Export Week is five days of intensive activity taking place all over the UK. In the North East we will be engaging in the sectors we are strong in: automotive, pharmaceutical and chemical, as well as the sectors for which the region has a rapidly growing profile: digital and life sciences.
Fundamentally, the aim of the week is to encourage more SMEs to be engaged in the export agenda.
The export agenda is a national government priority. Prime Minister David Cameron is paying personal interest to it and led the first Northern Powerhouse trade mission last June to Singapore and Malaysia.
There’s also a lot of empirical data that suggests that exporters tend to be able to ride business risk better, be better innovators and learning organisations, and – as a consequence of all of that – they tend to be more profitable.
The North East has been a net exporter for several years, meaning it exports more than it imports. We have a lot of companies punching well above their weight internationally and we’re delighted with that. But we do want to see more businesses on the international journey. Across the North East and the Tees Valley we have around 1500 companies that are regularly exporting but when you think that there are around 70,000 SMEs based in the region, there could be many more.
The UKTI covers about 97 per cent of the world’s GDP and has offices around the world. We can work with UK companies to establish sales pipelines and help guarantee orders. UKTI also arranges a number of trade missions around the globe. We’ve recently been in the UAE, China and South Africa.
In addition, we help with the cultural differences that can arise when trading in different countries. What we think is important when developing a business relationship, may not be as important to a company in another country. It’s important to know the market and that country’s customs. UKTI has a language and culture adviser who can support companies and prepare them for trading overseas.
Exporting is GREAT week is, of course, a great place to start and find out more about how to trade products and services internationally. We would then encourage a business owner or director to contact the UKTI, either via the website or our hotline. We will then assign them a trade adviser who will help them develop an export strategy, free of charge. We can also help with companies who are already exporters but looking to expand into new markets.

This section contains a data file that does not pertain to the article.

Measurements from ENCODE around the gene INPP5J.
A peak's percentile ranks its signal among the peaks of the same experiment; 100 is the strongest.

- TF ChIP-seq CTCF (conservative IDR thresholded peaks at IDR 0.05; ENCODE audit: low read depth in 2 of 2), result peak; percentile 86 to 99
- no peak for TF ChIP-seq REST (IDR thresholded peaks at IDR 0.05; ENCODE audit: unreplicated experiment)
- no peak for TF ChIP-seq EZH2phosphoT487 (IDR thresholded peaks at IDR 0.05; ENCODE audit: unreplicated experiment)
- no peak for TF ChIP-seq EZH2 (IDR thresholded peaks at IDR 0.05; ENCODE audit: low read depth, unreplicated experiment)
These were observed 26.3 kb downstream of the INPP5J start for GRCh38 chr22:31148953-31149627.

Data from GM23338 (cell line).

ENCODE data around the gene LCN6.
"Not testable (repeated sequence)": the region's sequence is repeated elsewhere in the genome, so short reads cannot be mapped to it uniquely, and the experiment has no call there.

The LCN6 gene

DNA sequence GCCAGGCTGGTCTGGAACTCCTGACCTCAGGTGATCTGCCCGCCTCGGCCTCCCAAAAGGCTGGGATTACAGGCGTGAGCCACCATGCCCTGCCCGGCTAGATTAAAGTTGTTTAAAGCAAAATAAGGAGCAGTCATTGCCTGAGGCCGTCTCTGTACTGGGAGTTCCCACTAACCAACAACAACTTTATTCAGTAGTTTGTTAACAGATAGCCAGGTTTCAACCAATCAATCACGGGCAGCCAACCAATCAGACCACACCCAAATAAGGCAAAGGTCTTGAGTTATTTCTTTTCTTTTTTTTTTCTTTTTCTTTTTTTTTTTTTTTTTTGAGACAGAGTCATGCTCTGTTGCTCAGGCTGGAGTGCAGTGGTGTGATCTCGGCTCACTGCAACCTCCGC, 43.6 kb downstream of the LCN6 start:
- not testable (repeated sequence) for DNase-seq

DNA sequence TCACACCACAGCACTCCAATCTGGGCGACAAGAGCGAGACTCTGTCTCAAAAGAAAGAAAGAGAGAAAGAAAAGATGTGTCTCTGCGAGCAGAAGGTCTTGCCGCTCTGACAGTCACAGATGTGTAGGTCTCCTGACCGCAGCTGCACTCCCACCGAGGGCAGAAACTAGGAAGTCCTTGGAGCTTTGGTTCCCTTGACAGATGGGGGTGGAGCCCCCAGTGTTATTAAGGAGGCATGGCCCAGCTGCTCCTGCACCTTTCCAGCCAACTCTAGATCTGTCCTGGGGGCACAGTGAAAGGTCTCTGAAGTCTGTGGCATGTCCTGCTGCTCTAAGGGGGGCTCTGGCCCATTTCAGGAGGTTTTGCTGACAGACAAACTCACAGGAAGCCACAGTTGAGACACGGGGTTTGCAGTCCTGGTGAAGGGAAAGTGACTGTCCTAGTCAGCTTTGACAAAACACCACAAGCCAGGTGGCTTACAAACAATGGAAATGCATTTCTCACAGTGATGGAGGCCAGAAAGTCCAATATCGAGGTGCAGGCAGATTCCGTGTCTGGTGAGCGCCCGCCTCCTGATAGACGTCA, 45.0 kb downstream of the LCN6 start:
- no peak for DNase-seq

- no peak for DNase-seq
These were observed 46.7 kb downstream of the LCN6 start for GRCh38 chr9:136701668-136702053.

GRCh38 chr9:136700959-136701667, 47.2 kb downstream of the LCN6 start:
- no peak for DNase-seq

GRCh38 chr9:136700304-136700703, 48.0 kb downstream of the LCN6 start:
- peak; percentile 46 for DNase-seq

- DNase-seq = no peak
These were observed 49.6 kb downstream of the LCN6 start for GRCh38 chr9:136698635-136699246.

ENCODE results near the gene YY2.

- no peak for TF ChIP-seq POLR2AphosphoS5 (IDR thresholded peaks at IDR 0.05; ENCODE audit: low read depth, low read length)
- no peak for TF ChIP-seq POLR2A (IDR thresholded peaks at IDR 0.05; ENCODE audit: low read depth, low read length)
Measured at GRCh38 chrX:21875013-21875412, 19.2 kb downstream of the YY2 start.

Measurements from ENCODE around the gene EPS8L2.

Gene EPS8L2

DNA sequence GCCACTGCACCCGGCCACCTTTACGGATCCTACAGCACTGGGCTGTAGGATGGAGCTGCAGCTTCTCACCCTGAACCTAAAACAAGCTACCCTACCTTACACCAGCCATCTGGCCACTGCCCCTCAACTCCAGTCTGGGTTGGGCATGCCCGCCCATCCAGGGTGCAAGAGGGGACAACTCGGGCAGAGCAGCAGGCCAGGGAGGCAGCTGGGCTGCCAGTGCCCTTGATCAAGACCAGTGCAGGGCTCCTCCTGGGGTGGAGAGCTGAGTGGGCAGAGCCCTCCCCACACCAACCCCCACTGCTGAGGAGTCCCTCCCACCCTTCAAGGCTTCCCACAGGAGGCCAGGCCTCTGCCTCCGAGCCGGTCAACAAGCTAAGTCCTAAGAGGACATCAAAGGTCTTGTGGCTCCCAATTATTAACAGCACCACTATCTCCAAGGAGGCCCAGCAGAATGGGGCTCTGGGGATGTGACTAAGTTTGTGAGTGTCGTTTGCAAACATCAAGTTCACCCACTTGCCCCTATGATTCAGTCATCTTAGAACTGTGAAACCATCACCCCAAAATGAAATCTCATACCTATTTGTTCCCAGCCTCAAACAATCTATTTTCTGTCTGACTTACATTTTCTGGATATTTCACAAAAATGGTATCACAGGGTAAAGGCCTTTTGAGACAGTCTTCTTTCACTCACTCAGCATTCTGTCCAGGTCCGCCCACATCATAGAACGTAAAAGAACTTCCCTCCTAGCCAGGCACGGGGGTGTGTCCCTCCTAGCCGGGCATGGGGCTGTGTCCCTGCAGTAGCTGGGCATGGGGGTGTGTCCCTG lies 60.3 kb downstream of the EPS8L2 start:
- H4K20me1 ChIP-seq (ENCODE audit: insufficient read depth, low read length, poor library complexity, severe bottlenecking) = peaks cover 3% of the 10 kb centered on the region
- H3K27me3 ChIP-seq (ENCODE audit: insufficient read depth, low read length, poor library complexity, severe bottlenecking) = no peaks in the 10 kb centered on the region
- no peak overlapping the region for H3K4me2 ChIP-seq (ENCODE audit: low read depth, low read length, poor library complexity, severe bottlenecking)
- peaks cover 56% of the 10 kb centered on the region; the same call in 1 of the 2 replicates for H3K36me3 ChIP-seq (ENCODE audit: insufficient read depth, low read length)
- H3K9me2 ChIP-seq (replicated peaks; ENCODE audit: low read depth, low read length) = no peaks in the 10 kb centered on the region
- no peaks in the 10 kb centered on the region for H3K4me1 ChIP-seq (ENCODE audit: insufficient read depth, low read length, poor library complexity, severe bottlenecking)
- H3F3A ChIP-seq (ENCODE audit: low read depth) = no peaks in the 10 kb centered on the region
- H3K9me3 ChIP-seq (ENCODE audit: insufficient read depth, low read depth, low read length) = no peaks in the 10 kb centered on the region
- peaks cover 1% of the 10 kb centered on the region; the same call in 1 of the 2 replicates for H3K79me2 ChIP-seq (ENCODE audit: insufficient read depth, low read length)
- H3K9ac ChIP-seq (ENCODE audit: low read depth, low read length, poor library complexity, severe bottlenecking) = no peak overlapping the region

This year, we’re asking North East businesses to look further afield to see what other market opportunities are out there.
Europe is still a strong and positive market for the North East, with around 50 per cent of our exports going to the Continent. But Europe has had a difficult time of late.
We want North East business to look outside of Europe to South America and the ASEAN region [Association of Southeast Asian Nations] which includes Singapore, Malaysia, Thailand, Cambodia, Vietnam and Laos.
The e-commerce agenda is another key area that we are pushing and we’ve recently appointed an e-commerce adviser for the North East to educate businesses to not just look at the Ebay platform but all of the other international selling platforms as well.
We have national Government targets to create an extra 100,000 exporters in the UK by 2020. In the North East, we want to at least double the amount of exporters in the region and will work with companies based here to address their specific requirements.
But the UKTI North East can’t do this alone. We need the help and support of local businesses. We also want to create more partnership activity this year to help us with trade missions, trade fairs, exhibitions, conferences, buyer events, inward missions and foreign media visits. We’re especially looking for business and trade associations, banks, intermediaries, accountants and lawyers to help us take the international agenda forward in the North East.